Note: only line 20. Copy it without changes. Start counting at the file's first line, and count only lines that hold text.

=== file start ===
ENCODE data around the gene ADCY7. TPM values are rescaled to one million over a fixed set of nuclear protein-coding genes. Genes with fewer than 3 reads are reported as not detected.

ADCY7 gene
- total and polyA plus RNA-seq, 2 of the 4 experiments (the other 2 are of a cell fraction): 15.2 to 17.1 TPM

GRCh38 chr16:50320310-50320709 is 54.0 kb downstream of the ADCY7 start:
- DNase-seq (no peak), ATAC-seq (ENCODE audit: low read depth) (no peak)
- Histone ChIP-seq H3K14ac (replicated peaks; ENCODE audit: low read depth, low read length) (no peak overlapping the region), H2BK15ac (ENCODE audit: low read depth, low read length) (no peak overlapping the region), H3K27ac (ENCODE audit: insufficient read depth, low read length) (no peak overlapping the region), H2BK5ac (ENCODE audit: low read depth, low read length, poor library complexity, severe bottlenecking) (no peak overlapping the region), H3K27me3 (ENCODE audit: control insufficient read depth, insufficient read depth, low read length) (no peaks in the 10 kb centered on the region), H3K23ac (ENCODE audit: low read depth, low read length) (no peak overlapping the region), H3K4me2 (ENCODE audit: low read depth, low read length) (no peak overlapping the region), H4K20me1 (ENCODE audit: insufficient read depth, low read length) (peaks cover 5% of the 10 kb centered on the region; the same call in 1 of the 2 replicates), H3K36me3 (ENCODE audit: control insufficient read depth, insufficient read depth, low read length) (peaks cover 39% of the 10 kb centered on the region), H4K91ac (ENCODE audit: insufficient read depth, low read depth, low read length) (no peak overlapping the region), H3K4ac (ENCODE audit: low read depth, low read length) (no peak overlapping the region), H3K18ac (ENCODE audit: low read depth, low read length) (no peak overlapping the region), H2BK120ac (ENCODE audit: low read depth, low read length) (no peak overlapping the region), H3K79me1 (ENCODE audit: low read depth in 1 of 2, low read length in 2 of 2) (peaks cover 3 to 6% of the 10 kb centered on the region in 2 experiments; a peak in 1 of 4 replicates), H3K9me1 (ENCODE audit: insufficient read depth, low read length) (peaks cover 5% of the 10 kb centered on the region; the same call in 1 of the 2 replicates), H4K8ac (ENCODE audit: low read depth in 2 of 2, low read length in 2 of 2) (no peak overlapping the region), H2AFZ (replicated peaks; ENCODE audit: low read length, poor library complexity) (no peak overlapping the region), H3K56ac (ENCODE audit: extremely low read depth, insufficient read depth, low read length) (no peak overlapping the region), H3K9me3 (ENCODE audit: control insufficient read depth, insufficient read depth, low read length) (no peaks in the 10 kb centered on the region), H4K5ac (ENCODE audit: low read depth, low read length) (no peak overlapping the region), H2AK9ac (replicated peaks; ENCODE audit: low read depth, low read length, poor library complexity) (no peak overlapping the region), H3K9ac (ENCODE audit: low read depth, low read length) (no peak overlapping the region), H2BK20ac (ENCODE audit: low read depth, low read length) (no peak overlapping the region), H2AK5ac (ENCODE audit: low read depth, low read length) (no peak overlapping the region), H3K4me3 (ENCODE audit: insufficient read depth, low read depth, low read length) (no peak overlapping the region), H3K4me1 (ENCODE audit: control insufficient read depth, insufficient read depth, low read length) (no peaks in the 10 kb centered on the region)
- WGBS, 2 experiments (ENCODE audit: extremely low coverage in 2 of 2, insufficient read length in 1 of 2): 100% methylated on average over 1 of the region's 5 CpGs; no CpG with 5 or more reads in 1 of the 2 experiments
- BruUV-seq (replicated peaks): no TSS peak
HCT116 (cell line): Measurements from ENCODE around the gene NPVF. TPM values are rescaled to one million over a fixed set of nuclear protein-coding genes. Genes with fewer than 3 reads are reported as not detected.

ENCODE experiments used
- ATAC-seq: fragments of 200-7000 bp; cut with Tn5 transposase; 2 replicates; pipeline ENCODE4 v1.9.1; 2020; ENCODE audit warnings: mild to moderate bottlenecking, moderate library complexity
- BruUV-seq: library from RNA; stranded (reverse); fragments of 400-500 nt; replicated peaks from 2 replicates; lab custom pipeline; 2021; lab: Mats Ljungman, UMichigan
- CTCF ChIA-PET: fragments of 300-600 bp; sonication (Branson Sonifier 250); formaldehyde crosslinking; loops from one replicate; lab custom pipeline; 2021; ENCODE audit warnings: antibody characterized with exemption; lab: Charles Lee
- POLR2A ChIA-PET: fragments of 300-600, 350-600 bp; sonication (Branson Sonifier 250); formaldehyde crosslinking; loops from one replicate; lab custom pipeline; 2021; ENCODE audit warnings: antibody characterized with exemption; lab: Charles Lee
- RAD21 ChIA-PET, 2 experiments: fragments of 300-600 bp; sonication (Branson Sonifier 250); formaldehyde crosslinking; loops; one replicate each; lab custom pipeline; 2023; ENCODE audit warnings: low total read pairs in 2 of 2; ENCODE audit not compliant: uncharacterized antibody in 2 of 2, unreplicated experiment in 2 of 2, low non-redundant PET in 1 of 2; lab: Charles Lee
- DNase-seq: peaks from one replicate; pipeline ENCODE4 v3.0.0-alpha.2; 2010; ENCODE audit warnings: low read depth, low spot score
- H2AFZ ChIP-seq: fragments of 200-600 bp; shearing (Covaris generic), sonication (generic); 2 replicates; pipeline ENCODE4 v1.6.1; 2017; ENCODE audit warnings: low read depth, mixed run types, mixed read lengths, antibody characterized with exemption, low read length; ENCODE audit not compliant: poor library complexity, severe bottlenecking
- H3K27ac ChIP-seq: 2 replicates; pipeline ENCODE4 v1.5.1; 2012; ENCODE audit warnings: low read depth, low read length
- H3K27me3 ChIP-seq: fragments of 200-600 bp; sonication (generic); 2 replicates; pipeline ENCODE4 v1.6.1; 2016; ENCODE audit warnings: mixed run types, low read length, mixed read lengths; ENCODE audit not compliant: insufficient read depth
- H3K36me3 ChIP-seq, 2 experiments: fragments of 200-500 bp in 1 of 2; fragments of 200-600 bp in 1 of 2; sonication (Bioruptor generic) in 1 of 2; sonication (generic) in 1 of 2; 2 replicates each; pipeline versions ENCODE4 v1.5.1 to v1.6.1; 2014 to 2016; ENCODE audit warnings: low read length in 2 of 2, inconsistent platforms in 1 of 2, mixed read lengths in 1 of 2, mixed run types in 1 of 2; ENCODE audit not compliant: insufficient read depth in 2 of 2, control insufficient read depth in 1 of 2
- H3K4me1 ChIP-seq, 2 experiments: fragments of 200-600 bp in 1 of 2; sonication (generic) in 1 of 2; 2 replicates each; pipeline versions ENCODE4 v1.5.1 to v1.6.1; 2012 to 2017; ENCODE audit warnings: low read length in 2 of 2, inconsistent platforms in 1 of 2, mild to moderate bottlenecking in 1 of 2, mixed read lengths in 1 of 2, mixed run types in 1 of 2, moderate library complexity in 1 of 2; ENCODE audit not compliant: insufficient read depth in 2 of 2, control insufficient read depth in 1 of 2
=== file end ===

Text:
- H3K36me3 ChIP-seq, 2 experiments: fragments of 200-500 bp in 1 of 2; fragments of 200-600 bp in 1 of 2; sonication (Bioruptor generic) in 1 of 2; sonication (generic) in 1 of 2; 2 replicates each; pipeline versions ENCODE4 v1.5.1 to v1.6.1; 2014 to 2016; ENCODE audit warnings: low read length in 2 of 2, inconsistent platforms in 1 of 2, mixed read lengths in 1 of 2, mixed run types in 1 of 2; ENCODE audit not compliant: insufficient read depth in 2 of 2, control insufficient read depth in 1 of 2